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'Berlin Wall' may crumble in Cox deal with Columbia docs

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by Paul Flemming

SBJ Staff

Cutting a deal with 10 owner-doctors of Columbia Hospitals in Springfield was a key to approval of Cox Health Systems' July 14 announcement that it would acquire its smaller competitor.

Among the provisions of the deal is the opportunity for doctors who are not Cox employees to gain entry to the managed care systems of Cox, and an option to buy Columbia Hospital North at 2828 N. National and make it operational for inpatients again.

"I hope it's the Berlin Wall coming down," said Dr. William Campbell, president of the general partnership of 10 doctors and a physician with a family practice in Nixa.

"It is something that is in flux, both in Springfield and around the country," said Larry Wallis, president and chief executive officer of Cox Health System, referring to inflexible requirements of hospital association for managed care participation by physicians. "This is all pretty new, and my prediction is that it will grow."

The doctors owned about a 10 percent equity stake in the local operation, along with Nashville-based Columbia/HCA. The doctors had 50 percent of the vote on the board of governors that approved the sale to Cox, with Columbia/HCA holding the other 50 percent. Campbell said the doctors had a contract agreement with Wallis months ago as a predicate to Cox's entering serious negotiations with Columbia.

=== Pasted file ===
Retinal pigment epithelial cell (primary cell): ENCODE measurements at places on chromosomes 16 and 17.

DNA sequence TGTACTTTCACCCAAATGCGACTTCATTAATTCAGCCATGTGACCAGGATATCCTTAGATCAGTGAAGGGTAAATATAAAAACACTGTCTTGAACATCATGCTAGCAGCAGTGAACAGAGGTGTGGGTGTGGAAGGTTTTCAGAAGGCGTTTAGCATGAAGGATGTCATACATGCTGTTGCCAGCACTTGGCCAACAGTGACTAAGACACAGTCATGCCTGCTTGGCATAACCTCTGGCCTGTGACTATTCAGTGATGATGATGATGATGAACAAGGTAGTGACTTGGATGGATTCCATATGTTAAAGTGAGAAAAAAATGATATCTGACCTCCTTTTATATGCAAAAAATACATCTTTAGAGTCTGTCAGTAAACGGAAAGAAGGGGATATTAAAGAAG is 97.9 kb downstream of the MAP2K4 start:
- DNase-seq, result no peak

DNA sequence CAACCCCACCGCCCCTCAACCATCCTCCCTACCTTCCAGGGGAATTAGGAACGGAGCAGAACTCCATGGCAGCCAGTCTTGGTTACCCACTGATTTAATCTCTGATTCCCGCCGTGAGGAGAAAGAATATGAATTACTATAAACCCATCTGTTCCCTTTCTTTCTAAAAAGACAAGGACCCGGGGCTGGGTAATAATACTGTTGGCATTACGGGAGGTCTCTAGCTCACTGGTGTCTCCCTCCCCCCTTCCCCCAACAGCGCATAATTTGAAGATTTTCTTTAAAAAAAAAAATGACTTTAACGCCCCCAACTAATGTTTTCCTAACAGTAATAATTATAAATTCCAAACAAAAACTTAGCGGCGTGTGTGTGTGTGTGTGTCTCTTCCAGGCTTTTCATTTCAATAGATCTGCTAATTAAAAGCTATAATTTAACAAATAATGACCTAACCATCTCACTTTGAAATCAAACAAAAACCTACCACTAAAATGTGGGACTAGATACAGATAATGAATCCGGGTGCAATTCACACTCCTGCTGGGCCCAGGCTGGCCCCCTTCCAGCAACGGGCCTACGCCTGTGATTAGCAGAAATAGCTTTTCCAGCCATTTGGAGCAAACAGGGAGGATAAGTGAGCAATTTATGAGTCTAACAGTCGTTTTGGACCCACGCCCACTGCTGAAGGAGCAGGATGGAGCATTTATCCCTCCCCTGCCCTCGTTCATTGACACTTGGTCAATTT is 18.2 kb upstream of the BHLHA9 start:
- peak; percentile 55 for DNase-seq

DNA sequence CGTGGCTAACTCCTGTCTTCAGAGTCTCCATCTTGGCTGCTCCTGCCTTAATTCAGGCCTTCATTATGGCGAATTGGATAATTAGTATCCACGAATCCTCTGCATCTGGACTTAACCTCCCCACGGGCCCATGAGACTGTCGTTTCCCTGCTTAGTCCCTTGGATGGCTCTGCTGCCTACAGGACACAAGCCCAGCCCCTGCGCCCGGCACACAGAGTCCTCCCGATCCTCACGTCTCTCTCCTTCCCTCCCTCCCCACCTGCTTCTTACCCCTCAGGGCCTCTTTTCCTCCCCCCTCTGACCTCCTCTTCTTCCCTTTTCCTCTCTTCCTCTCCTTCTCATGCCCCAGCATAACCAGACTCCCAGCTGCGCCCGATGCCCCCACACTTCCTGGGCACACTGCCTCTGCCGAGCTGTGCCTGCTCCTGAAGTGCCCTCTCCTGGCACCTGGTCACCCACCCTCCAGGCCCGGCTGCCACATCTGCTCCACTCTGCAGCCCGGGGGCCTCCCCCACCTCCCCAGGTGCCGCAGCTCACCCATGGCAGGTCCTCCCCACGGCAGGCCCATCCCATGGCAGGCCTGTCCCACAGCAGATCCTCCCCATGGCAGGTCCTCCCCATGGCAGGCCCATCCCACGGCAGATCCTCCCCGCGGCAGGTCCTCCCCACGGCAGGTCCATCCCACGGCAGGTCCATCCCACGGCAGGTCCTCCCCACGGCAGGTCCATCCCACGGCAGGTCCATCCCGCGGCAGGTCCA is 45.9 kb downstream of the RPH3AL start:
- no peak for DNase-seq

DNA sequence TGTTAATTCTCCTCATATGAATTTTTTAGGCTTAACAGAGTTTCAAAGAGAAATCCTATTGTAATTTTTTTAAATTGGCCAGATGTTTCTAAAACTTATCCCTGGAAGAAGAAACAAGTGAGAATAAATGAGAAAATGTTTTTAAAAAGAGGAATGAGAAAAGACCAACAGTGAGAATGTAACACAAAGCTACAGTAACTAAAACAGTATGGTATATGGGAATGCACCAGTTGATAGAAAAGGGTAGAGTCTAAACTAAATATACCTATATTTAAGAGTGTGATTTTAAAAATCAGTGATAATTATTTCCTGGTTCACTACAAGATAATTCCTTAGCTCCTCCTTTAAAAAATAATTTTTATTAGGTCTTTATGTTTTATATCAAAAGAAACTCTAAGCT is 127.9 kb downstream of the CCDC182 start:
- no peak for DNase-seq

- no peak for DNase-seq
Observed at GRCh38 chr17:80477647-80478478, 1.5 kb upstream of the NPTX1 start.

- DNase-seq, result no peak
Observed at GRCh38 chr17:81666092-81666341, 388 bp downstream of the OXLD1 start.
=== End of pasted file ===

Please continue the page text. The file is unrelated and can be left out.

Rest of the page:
Campbell said the agreement included the option to buy the north facility at a price certain, an infusion of a venture capital loan from Cox to renovate the building to meet licensing requirements, Cox's pledge to run the hospital's emergency room for two years, and inclusion in Primrose Health Care Services, Cox's managed care system, for doctors whether as Cox employees, Cox medical staff, or independent physicians.

"It was the jugular issue," Campbell said.

Wallis said Cox's commitment to assured membership in Primrose is limited to the 10 owner-doctors, though they, too, will be subject to the organization's credential requirements. Other doctors may apply for Primrose membership and must be credentialed, as well as meet the specialty requirements of the managed-care system.

"If the system has 10 neurosurgeons, and that seems the right number to serve the contracts it has, we won't be going out to look for 20," Wallis said.

Heretofore, managed care patients, with rare exceptions, have had only Cox and St. John's staff doctors to choose from, depending on the contracts of their respective managed care companies.

Wallis said Cox has had physicians who are not on the medical staff who have had membership in Primrose, depending on specialty and the geographic needs of the managed care system.

"There's been a kind of boundary there, somewhat artificial," said Robert Glazier, president-elect of Cox's board of directors, of the near exclusion of independent physicians from managed care. "I think (the Cox administration) has found a way to do it so doctors don't lose their individuality."

Columbia/HCA was unable to establish a foothold with managed care contracts here, and Cox and Columbia officials agreed it was a major reason the national company was unable to grow beyond its 7 percent market share in Springfield.